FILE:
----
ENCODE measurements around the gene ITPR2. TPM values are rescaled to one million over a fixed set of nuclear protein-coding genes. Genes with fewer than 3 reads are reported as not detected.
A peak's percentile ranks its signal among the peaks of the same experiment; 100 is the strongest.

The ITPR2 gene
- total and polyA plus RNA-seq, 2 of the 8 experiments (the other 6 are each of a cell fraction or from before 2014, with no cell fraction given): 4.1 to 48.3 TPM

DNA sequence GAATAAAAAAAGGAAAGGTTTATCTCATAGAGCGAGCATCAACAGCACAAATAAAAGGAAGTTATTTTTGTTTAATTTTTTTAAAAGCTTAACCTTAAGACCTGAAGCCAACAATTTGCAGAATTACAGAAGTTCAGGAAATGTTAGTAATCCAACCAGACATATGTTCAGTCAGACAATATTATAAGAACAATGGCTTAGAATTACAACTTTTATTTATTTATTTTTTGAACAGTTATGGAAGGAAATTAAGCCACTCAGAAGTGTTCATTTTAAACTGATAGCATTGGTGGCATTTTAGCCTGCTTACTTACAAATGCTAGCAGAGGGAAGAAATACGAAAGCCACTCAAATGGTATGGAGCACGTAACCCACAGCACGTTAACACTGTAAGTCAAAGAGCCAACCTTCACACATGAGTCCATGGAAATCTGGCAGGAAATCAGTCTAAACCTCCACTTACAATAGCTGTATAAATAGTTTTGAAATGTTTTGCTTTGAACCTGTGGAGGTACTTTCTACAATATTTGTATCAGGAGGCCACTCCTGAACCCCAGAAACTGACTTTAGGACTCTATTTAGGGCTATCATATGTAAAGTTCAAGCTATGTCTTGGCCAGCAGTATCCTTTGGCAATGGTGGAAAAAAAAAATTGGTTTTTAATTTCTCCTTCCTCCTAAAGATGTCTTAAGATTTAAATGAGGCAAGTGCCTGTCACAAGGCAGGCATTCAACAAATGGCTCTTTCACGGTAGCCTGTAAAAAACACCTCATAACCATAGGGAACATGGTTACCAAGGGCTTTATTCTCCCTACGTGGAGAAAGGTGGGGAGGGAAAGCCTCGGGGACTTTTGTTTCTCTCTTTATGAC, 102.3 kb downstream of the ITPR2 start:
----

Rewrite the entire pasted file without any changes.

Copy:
ENCODE measurements around the gene ITPR2. TPM values are rescaled to one million over a fixed set of nuclear protein-coding genes. Genes with fewer than 3 reads are reported as not detected.
A peak's percentile ranks its signal among the peaks of the same experiment; 100 is the strongest.

The ITPR2 gene
- total and polyA plus RNA-seq, 2 of the 8 experiments (the other 6 are each of a cell fraction or from before 2014, with no cell fraction given): 4.1 to 48.3 TPM

DNA sequence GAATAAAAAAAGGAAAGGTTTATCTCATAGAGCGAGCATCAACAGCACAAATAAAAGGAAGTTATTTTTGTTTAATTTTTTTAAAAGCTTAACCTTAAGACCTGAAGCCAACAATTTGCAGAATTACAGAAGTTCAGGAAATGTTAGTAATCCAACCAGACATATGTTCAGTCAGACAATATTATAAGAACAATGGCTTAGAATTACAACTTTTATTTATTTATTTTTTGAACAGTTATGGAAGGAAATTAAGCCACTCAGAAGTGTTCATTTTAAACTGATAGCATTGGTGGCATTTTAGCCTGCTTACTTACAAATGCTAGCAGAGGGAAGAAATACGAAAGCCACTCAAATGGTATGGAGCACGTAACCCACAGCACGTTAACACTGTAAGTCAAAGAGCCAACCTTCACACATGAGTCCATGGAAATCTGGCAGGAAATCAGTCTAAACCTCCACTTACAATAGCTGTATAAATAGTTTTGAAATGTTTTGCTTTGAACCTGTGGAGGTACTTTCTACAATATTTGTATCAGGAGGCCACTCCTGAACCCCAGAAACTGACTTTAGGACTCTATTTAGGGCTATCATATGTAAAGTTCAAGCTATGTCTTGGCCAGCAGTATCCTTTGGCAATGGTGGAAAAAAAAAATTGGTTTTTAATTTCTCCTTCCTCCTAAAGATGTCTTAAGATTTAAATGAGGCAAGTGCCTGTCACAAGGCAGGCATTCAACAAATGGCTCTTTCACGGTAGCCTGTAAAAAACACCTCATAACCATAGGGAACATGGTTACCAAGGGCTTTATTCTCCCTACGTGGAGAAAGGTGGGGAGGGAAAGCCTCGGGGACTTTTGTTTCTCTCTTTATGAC, 102.3 kb downstream of the ITPR2 start: